When an alien steps out of his flying saucer, he approaches the nearest Weimaraner, activates his helmet vocoder, and says, “Take me to your leader.” The idea that a society of people has a leader may be the social extension of bilateral symmetry into the social spectrum. You have a left side, a right side, a head that leads, and a tail of obligations that must be dragged along by both the left and the right. Some species, such as lizards, have developed the ability to shed the tail, which must be envied by politicians.
The words of this are part of the gestalt of government, elaborated by historians, political theorists, and legal scholars. Words are the means of expression, and one has to consider whether they are favored too much. With the rise of the brain sciences, starting with 19th century introspective psychology, psychoanalysis, experiment, and now, mathematical modeling of neural networks, there has been an evolution in the description of the underpinnings of mind, away from the primacy of words, and towards the modeling of the human brain as a mathematical system, a mesh of billions of elements that transmit, receive, excite, equilibrate, oscillate, and quiesce, according to mathematical descriptions that are only now being divined.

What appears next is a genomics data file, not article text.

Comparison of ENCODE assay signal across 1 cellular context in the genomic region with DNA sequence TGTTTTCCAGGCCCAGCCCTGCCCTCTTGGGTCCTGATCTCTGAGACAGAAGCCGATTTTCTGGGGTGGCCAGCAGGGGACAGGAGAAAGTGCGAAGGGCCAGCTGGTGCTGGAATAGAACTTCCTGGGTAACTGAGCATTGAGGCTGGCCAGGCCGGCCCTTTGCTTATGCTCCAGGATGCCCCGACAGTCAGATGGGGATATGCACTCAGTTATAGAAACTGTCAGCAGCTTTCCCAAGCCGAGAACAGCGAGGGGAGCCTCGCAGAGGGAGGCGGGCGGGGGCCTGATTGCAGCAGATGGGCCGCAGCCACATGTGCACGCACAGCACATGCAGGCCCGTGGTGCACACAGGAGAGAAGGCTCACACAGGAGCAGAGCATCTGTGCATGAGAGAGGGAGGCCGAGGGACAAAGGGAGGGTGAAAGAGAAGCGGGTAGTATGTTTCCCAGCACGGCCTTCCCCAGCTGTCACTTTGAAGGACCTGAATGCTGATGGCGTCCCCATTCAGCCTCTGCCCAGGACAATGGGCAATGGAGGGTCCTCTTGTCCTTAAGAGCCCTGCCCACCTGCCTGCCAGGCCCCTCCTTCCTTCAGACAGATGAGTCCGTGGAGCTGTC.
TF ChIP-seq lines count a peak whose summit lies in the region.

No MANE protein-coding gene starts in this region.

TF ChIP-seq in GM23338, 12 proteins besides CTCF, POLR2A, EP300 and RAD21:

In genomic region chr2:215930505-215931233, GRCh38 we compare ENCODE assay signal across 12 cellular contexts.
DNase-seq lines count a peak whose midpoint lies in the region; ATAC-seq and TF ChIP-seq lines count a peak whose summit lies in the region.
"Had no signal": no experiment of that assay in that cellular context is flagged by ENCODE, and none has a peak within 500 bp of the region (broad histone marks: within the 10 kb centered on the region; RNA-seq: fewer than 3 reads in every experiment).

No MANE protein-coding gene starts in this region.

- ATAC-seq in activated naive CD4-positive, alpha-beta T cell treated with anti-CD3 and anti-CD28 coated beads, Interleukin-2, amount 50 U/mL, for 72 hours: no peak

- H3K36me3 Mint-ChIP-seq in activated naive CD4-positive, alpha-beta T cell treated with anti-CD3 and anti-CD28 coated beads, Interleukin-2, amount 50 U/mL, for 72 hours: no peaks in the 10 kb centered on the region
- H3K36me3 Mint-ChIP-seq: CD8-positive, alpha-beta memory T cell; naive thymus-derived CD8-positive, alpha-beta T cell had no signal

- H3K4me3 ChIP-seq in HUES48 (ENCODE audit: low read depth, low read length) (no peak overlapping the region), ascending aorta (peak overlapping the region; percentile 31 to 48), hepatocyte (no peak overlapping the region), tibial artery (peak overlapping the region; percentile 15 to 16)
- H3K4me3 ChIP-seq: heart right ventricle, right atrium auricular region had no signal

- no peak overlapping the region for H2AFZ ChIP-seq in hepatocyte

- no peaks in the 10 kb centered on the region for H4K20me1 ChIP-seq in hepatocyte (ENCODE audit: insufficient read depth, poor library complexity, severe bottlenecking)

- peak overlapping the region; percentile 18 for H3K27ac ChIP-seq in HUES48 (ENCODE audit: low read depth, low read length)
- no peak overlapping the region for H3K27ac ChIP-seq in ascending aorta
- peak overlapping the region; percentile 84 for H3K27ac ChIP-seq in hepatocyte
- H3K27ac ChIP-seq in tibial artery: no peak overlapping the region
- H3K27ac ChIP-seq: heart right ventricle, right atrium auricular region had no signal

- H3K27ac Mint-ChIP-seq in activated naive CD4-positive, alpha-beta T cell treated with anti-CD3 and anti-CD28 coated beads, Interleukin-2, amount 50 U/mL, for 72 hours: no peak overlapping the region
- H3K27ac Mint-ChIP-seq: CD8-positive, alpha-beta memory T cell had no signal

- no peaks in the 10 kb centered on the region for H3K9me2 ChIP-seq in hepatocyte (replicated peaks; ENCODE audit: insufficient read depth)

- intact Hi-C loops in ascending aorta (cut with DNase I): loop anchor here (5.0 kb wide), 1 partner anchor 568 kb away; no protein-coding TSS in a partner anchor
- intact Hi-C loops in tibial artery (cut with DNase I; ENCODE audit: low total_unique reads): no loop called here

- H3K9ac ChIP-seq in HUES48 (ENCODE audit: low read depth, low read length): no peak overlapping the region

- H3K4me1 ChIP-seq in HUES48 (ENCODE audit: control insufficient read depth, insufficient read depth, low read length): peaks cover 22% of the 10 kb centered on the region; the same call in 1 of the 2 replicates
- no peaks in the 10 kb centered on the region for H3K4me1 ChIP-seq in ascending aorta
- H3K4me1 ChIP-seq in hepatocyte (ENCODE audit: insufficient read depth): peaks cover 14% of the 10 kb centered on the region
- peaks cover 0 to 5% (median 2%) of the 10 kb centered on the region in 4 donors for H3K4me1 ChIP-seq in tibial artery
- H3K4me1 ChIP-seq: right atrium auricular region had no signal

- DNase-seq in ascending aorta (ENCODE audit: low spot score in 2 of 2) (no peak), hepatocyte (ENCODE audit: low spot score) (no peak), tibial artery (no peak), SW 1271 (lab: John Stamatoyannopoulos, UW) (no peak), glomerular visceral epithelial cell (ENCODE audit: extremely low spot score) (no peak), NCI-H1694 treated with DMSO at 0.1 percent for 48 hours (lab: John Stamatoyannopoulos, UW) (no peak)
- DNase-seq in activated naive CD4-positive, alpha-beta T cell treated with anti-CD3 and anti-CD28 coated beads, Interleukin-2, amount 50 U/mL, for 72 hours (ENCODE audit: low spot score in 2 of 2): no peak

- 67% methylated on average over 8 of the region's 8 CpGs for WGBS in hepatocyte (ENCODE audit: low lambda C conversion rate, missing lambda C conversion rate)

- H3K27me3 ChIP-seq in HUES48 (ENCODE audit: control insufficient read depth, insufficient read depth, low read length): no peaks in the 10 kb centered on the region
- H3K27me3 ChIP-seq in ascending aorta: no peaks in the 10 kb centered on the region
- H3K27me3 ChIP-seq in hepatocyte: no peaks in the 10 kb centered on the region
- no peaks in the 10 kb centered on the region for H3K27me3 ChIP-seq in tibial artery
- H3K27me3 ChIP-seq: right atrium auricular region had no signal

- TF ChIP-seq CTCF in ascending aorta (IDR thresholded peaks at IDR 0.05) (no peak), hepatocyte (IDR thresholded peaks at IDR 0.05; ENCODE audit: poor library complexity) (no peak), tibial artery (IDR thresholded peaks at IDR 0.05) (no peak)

In system theory, there is a process called state reduction that is used to create simplified, usable descriptions of complex systems. It can be used to simulate a system, and to send information about a system somewhere else. We would like to do that with our brains. While animals do it with sounds, postures, and facial expressions, we have the facility of speech. It was the result of hard-pressed evolution trying to keep up with the ever-increasing need of the complex brain to share. A liberal arts education does not make brain science accessible, except in the form of “physics for poets” courses, which are highly recommended.
Everybody wants to attack a problem from their own particular rut. Historians go fact-heavy, venturing contemporary analysis mainly in the form of analogy. Political theorists borrow from the social sciences, but give little weight to the minds of the constituents. Vilfredo Pareto did, but his contribution seems in the process of erasure by the sands of time. Law applies the algorithmic approach, envisioning government as a gigantic state machine, which, if in proper working condition, methodically cranks away until it reaches a (temporarily) final state, such as a policy, law, order, or adjudication.
None of these analytic approaches accurately describe how the system works. The participant may not need one. Only required is what to do next. How the individual decides may not have expression in words, a situation likely to be missed by the liberal arts, with which words are the only objective currency.
Recently, it was discovered that the shape of a flock of birds has aerodynamic purpose. They do this without discussion. They don’t know anything about aerodynamics. They may not think about it at all. It is a collective, automatic behavior. The army ant is also interesting in this regard. Put a few dozen on a table, and they organize to run in a circle. In the hundreds, the behavior becomes more complex, with swarms branching at optimized angles. These are mindless behaviors. Having minds, we like to believe that we possess free will.
Next: power structures that defy formal description.